Mercury will also be a morning star, though it is much closer to the sun and thus much harder to observe. From New York (and other North American locales) the planet will only be 3 degrees above the horizon at sunrise (opens in new tab). Southern Hemisphere observers will see the planet rise much higher; in Sydney, for example, Mercury is 9 degrees above the eastern horizon by 6:30 a.m. local time; the sun rises at 6:56 a.m. on March 18.
Mars is also visible in the predawn sky, rising at 5:08 a.m. in New York on March 18 and reaching an altitude of 17 degrees by sunrise at 7:02 a.m. Looking southeast from New York City at about 6:00 a.m. one will see Mars and Venus paired, with Mars below Venus above and to the left of Mars. On the same date Sydneysiders will see the two planets much higher by 6:00 a.m. local time, about 33 degrees high in the east, with Mars higher and to the right of Venus.
Jupiter is effectively invisible; in New York, it rises at 6:49 a.m. and sets at 6:08 p.m. on March 18, so it's really a daytime object. Saturn is a bit easier; it rises in New York at about 5:40 a.m. local time and by sunrise is 14 degrees high in the southeast. Saturn will form a rough triangle with Venus and Mars, but it will still be a challenge to see it as it will be low to the horizon. Here again, Southern Hemisphere observers will have it easier; in Sydney Saturn will be about 20 degrees high by 6 a.m. local time with Venus above and to its left and Mars to the right.
The full moon shares the sky with several bright winter constellations. During the latter half of March Orion is visible the first half of the night, starting the evening high in the south by about 8 p.m. local time in mid-northern latitudes. Near Orion are Taurus and Gemini, and just to the southeast of Orion is Canis Major, the Big Dog, home to Sirius, the brightest star in the sky. All three constellations are bright enough that they don't get overwhelmed by the full moon, even in urban areas.
Looking east one will see Leo above the moon, and as one turns north one encounters the Big Dipper. Follow the "pointers" in the bowl of the dipper to Polaris, the Pole Star, and keep turning left to the western side of Polaris, to the distinctive "W" shape of Cassiopeia, the legendary queen and wife of Cepheus.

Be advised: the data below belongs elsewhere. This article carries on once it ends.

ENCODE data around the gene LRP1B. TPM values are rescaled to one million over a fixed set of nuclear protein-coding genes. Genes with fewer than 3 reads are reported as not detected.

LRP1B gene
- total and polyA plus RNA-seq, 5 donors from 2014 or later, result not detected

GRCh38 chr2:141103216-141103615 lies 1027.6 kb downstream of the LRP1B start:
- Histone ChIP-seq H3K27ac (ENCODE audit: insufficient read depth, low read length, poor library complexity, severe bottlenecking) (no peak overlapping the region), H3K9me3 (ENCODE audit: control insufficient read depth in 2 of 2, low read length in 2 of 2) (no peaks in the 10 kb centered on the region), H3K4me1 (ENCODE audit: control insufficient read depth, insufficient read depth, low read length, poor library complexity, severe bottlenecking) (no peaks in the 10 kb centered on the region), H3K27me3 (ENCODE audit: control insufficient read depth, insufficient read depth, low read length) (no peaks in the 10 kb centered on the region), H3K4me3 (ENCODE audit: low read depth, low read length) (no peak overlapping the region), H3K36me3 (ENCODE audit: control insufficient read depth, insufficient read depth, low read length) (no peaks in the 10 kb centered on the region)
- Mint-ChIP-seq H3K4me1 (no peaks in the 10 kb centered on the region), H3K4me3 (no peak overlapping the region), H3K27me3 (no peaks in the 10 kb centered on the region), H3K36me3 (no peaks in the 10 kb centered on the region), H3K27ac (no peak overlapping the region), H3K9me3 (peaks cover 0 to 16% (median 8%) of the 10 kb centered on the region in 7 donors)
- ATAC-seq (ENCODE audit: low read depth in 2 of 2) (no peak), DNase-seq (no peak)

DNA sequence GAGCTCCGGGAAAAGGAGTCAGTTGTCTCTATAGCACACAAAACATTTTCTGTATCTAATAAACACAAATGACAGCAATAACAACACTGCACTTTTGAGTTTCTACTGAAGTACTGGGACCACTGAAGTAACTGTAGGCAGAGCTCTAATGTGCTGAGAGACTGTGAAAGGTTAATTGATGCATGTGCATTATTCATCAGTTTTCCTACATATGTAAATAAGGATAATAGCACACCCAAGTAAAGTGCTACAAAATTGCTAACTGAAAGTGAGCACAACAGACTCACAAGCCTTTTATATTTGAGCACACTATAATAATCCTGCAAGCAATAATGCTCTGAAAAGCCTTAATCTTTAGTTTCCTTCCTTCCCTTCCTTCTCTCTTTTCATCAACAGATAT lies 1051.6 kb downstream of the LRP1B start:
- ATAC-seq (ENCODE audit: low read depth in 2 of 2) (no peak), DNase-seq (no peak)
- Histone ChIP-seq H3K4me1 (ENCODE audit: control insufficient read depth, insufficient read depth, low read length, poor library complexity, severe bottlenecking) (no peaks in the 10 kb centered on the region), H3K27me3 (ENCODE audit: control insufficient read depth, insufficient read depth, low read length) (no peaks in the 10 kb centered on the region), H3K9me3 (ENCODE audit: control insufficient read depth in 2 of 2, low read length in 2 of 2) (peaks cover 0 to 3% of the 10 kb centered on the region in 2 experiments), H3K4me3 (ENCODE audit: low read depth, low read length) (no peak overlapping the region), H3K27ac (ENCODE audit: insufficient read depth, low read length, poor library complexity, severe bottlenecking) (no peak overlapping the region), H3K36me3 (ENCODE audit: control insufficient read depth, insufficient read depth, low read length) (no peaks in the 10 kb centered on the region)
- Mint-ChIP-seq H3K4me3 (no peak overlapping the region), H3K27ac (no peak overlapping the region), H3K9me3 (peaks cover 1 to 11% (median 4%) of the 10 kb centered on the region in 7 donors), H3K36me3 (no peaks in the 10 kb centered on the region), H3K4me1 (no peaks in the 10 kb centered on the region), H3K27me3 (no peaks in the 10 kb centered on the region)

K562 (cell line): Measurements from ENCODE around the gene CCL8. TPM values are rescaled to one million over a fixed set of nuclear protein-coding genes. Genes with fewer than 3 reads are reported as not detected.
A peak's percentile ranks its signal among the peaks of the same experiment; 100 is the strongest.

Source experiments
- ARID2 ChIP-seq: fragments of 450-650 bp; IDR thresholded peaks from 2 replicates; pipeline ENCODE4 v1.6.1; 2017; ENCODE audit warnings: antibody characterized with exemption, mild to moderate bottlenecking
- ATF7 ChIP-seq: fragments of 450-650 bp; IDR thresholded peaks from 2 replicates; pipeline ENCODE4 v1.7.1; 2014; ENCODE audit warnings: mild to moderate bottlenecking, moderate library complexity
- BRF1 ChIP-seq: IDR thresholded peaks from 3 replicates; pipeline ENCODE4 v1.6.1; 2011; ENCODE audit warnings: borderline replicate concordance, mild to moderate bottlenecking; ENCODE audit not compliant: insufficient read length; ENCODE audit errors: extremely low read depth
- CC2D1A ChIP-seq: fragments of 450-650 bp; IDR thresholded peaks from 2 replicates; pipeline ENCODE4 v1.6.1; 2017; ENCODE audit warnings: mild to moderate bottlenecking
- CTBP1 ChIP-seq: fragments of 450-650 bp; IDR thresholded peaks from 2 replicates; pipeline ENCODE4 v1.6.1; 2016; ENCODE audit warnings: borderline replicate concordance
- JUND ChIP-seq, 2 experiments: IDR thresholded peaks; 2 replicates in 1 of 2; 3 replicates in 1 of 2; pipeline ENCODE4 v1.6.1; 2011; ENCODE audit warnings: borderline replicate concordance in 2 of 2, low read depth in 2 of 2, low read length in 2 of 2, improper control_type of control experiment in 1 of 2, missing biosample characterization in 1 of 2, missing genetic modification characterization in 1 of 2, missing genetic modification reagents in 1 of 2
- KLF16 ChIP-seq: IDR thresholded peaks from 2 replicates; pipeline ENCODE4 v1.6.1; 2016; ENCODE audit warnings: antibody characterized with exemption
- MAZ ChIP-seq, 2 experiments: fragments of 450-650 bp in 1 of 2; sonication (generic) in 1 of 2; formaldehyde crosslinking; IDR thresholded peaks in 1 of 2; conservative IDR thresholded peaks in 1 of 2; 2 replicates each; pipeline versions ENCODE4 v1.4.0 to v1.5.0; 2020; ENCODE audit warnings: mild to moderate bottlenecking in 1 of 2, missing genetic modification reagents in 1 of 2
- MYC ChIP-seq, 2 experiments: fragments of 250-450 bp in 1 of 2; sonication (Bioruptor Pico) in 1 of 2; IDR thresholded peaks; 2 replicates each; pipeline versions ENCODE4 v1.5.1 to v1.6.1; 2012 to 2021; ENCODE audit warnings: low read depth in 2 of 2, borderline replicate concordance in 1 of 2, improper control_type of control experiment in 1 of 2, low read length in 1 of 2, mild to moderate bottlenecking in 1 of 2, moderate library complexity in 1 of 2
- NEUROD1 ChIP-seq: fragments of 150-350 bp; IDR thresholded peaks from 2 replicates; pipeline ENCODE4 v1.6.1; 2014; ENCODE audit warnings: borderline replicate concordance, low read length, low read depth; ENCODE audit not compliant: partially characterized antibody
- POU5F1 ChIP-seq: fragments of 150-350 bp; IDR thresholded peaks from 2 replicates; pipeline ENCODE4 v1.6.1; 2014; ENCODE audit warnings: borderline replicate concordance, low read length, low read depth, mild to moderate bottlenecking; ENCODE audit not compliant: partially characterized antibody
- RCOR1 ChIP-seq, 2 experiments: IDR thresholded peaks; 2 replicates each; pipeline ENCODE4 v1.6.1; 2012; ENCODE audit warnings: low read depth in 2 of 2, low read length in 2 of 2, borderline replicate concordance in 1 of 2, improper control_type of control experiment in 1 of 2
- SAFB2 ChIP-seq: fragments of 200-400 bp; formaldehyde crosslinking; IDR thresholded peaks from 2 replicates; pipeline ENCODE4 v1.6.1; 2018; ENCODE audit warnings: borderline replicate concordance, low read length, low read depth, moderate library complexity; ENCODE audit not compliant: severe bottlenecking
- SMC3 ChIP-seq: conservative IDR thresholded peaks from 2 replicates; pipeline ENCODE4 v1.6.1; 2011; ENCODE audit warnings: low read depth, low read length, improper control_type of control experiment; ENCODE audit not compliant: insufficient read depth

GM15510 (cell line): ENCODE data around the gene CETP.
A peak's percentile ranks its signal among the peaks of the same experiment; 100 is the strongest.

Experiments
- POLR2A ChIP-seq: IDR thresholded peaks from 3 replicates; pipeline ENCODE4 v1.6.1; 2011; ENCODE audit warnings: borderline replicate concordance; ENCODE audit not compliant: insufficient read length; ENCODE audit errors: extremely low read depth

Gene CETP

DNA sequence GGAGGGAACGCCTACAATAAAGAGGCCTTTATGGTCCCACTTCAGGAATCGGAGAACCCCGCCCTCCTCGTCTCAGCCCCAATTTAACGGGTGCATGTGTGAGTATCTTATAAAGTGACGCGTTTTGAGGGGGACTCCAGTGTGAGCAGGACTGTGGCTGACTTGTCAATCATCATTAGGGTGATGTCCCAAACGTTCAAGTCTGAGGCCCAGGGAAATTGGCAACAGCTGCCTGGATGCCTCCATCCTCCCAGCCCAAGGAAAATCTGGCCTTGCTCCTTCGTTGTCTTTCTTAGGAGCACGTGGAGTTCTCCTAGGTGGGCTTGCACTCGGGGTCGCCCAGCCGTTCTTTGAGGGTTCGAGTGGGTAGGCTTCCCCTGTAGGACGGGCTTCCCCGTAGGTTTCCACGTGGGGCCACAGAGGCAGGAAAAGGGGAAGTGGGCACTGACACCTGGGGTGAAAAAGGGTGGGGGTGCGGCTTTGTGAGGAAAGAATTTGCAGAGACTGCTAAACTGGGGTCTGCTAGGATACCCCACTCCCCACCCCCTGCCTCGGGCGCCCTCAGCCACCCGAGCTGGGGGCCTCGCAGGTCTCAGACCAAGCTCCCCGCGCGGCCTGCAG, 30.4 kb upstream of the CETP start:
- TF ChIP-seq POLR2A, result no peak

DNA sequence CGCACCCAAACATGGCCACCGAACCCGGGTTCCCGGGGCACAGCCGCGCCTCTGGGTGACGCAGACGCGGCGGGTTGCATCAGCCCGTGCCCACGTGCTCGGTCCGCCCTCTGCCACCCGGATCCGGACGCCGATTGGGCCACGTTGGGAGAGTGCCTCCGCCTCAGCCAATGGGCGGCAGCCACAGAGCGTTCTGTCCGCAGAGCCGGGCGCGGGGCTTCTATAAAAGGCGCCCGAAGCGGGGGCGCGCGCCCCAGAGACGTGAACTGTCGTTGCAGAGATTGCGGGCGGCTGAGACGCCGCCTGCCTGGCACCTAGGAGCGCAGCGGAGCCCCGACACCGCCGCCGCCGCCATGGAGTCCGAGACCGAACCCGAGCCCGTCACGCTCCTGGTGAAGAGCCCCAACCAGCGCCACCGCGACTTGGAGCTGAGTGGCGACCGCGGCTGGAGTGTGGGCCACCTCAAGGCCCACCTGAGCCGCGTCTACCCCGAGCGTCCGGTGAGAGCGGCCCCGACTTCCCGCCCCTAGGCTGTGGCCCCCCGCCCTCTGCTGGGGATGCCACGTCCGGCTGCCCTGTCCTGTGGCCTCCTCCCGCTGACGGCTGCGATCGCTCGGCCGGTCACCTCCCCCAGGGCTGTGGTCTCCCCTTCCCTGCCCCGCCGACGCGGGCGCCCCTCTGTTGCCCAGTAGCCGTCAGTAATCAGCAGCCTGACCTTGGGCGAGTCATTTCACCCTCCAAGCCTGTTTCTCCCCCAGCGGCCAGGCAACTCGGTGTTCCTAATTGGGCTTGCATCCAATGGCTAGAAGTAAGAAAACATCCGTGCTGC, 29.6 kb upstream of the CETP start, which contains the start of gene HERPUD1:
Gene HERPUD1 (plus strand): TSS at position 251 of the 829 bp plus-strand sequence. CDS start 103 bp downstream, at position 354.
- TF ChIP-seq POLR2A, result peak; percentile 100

Why is the March full moon called the "Worm Moon"?
The March full moon is called the Worm Moon in the Old Farmer's Almanac, and that supposedly refers to the emergence of earthworms. North American Native peoples had other names for it. According to the Ontario Native Literacy Project, the Ojibwe (or Anishinaabe) peoples called it Ziissbaakdoke Giizas, the Sugar Moon, as it was when maple tree sap was harvested; this lunation also happens to mark the Anishinaabe new year.
The Tlingit of the Pacific Northwest calls the March full moon Héentáanax Kayaan'i Dís, or Black Bear Moon, or "underwater plants sprout" while the Haida called it Xitgáas Kungáay, or "Noisy Goose moon," according to the Tlingit Moon and Tide Teaching Resource (opens in new tab) published by the University of Alaska at Fairbanks.
In the southern hemisphere, March is the tail end of summer and the Māori of New Zealand described the lunar month in February to March (as measured between the successive new moons, with the full moon halfway between) as Paenga-whāwhā or "All straw is now stacked at the borders of the plantations," according to the Encyclopedia of New Zealand.
In China, the traditional lunar calendar (opens in new tab) calls the March lunation the second month, Xingyuè, the Apricot Month, for when the eponymous trees blossom. For some groups of Muslims the full moon will mark Lailat al Bara'ah, also called the Night of Forgiveness. In some Shia communities, the day is also noted for being the birthday of the Twelfth Imam
You can follow Space.com on Twitter @Spacedotcom and on Facebook.